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Further struggles with CocoonJS on the Ouya: Gamepad edition

Update: Within minutes of me posting this, I received more information about the Gamepad API in CocoonJS. It is now confirmed, as of this writing, that gamepad index values always increase after disconnection events and that the ‘timestamp’ property is always ‘0’. No word yet on the axis out-of-range values.

I have been spending several hours a day for the last few days testing and documenting the Gamepad API in CocoonJS on the Ouya. It started with my realization that the ‘index’ and ‘timestamp’ properties were unreliable, and has now expanded into issues with axis values and my pursuit to incorporate a radial deadzone algorithm. This latest journey, though, started yesterday morning.

In my research, I came across this post detailing how to create a radial deadzone. It was something I didn’t realize I needed to implement myself until I saw the description of “as you rotate the stick across one of the cardinal directions . . . you’ll feel it ‘snap’ to the cardinal [direction]” in relation to a “naïve” way to use deadzone values. It was something I had noticed in my own code too, the ‘snap’ of gamepad axis values as they moved out of the deadzones and started reporting values.

After a considerable amount of time doubting my own ability to translate Unity C# code into JavaScript, I finally had something I thought was working correctly. Then, I tested it on the Ouya and found my values were… wrong. Now, not only were the magnitudes of my vectors wrong, they were hilariously wrong. Instead of, at a maximum of approximately 1.41 as the square root of 2 for the magnitudes, I was getting large numbers like 226 and 334. Numbers that should not even be possible.

Then, after even more time debugging my code line by line and testing every value calculated and used, I discovered something very… strange. The algorithm would be working perfectly in Firefox Aurora. I was getting a very smooth transition across each axis. However, when I used it in CocoonJS on the Ouya, the numbers were still very large. Numbers, again, that should not show up.

This lead me to comment out my newer code and do a simple fixed-rate polling dump of each gamepad connected to the system and its current axis values. This revealed the problem, and a major bug in CocoonJS on the Ouya. When at rest, the first connected gamepad’s axes[0] and axes[1] would report large numbers. Instead of some very small, close to zero values, it would produce numbers outside the range of -1 to 1. It’s a problem, as I took pictures with my phone to show, that affects the Ouya, PS3, and Xbox 360 gamepads. Whatever is considered the first paired gamepad at the time.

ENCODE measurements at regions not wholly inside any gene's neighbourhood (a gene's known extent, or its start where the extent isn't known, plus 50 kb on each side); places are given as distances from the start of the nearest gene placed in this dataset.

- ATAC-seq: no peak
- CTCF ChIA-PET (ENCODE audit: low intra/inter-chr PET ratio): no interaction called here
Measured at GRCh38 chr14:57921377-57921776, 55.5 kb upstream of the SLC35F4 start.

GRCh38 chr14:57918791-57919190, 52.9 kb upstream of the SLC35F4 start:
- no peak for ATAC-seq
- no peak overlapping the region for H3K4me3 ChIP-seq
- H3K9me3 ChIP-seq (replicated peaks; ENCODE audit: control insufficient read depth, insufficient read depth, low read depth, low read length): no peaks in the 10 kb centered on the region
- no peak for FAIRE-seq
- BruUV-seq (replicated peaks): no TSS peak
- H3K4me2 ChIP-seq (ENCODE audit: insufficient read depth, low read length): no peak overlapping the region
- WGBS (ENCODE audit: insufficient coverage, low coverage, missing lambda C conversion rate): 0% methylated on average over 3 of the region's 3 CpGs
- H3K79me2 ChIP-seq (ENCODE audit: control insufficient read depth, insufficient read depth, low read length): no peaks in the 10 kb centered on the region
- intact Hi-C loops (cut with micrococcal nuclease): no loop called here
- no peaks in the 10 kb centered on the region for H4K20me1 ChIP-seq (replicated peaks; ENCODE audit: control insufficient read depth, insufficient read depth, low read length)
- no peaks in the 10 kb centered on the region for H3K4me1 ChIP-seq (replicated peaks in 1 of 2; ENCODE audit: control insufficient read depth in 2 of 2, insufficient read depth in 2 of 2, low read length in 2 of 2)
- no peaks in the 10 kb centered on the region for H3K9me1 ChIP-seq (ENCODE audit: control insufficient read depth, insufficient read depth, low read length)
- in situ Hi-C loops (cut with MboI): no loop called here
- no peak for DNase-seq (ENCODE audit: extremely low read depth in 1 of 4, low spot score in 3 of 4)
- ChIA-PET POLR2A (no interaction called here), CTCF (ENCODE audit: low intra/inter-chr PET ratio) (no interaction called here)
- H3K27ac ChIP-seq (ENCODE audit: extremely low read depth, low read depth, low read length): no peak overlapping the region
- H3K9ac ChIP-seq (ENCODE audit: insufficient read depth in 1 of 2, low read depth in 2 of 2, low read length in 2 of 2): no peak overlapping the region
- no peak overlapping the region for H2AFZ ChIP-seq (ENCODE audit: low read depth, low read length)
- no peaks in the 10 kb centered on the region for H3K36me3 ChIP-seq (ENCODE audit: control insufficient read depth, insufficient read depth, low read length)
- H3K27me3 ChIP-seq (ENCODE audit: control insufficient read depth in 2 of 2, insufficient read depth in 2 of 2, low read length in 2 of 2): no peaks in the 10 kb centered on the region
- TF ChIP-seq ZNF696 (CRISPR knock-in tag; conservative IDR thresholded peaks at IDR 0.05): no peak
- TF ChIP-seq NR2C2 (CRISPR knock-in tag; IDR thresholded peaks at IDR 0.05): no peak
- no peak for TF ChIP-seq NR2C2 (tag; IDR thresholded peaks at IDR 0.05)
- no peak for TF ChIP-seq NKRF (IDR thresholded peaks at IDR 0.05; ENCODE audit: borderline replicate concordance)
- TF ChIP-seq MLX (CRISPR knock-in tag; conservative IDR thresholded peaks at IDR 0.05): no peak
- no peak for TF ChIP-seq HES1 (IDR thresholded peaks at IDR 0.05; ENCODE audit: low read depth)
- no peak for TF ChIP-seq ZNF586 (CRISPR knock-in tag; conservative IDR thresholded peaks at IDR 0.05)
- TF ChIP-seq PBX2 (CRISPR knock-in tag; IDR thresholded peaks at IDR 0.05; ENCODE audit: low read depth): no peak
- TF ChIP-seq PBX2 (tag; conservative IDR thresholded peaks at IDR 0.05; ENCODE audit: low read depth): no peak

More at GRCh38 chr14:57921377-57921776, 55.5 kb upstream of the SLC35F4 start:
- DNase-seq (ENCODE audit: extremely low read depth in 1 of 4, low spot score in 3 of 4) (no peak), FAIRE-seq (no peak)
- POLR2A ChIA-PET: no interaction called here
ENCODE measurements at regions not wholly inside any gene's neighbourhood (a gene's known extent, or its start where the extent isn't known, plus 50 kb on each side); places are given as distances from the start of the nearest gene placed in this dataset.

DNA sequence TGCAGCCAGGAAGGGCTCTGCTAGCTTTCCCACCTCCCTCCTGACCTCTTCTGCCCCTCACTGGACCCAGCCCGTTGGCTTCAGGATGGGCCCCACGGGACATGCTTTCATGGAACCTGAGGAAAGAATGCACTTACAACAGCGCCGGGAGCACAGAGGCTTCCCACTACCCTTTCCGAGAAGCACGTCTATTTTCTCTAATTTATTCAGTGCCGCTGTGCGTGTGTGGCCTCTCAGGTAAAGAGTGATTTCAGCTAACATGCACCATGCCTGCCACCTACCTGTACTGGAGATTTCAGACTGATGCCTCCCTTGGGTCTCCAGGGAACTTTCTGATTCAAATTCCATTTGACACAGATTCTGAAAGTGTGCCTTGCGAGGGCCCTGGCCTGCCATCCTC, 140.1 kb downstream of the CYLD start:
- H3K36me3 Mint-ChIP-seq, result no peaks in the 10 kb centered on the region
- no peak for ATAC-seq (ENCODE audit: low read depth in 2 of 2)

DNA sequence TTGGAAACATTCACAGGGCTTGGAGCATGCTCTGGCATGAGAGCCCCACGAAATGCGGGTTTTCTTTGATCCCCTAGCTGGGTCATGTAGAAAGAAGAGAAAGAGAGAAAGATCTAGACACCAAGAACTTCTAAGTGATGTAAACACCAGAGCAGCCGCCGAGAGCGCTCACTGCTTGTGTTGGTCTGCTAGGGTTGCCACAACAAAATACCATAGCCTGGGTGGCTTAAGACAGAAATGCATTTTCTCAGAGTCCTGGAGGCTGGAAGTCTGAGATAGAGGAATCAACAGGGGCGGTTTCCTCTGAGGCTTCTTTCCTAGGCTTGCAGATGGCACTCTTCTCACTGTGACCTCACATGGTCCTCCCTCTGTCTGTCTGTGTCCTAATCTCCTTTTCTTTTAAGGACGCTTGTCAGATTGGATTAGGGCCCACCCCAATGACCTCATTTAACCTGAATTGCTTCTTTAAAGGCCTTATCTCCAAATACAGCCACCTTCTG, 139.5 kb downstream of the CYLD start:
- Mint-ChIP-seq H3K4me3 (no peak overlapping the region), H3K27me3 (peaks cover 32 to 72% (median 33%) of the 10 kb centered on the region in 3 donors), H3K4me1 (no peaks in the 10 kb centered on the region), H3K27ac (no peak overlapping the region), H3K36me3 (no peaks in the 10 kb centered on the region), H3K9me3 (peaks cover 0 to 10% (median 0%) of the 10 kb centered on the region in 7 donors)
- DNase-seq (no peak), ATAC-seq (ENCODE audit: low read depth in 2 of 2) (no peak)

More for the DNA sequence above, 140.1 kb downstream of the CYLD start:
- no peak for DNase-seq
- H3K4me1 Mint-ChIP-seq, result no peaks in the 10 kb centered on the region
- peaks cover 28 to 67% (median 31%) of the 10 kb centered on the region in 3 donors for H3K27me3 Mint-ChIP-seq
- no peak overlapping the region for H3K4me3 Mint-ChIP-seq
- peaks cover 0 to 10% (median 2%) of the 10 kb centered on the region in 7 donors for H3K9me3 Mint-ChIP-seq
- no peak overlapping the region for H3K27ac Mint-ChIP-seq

However, even after all those struggles, I do have some code to share now that is a working implementation of the high-precision radial deadzone algorithm in JavaScript. It’s not optimized, should probably test according to button layout instead of raw indices, and is obviously hard-coded with the axis out-of-range problem in mind (as it ignores if any axis values are greater than 1), but is a great starting point for others to port to their libraries and projects.

(Note: settings.LEFTAXISTHRESHOLD is 0.265 and settings.RIGHTAXISTHRESHOLD is 0.239. Numbers pulled from the recommended XInput deadzone values.)

Additional notes:

  • As I mention at the bottom of the post here, if you contribute to any libraries that use the W3C Gamepad specification, you should consider testing for the GamepadButton interface object and its ‘value’ (double) and ‘pressed’ (boolean) properties soon. Firefox Aurora already uses it and it will properly ship in Firefox proper within the next couple months. At that point, or probably sooner I imagine, Chrome will change its API too to match.
  • Firefox Aurora and current CocoonJS either do not have or incorrectly report the ‘timestamp’ property. I’ve already started preparing fixed-rate polling code for the possibility of a coming future without that property as part of gamepad objects. (This, despite it remaining in the Working Draft copy of the specification.) If you work on HTML5 libraries or projects using the Gamepad API, it might be time to start thinking about doing so too.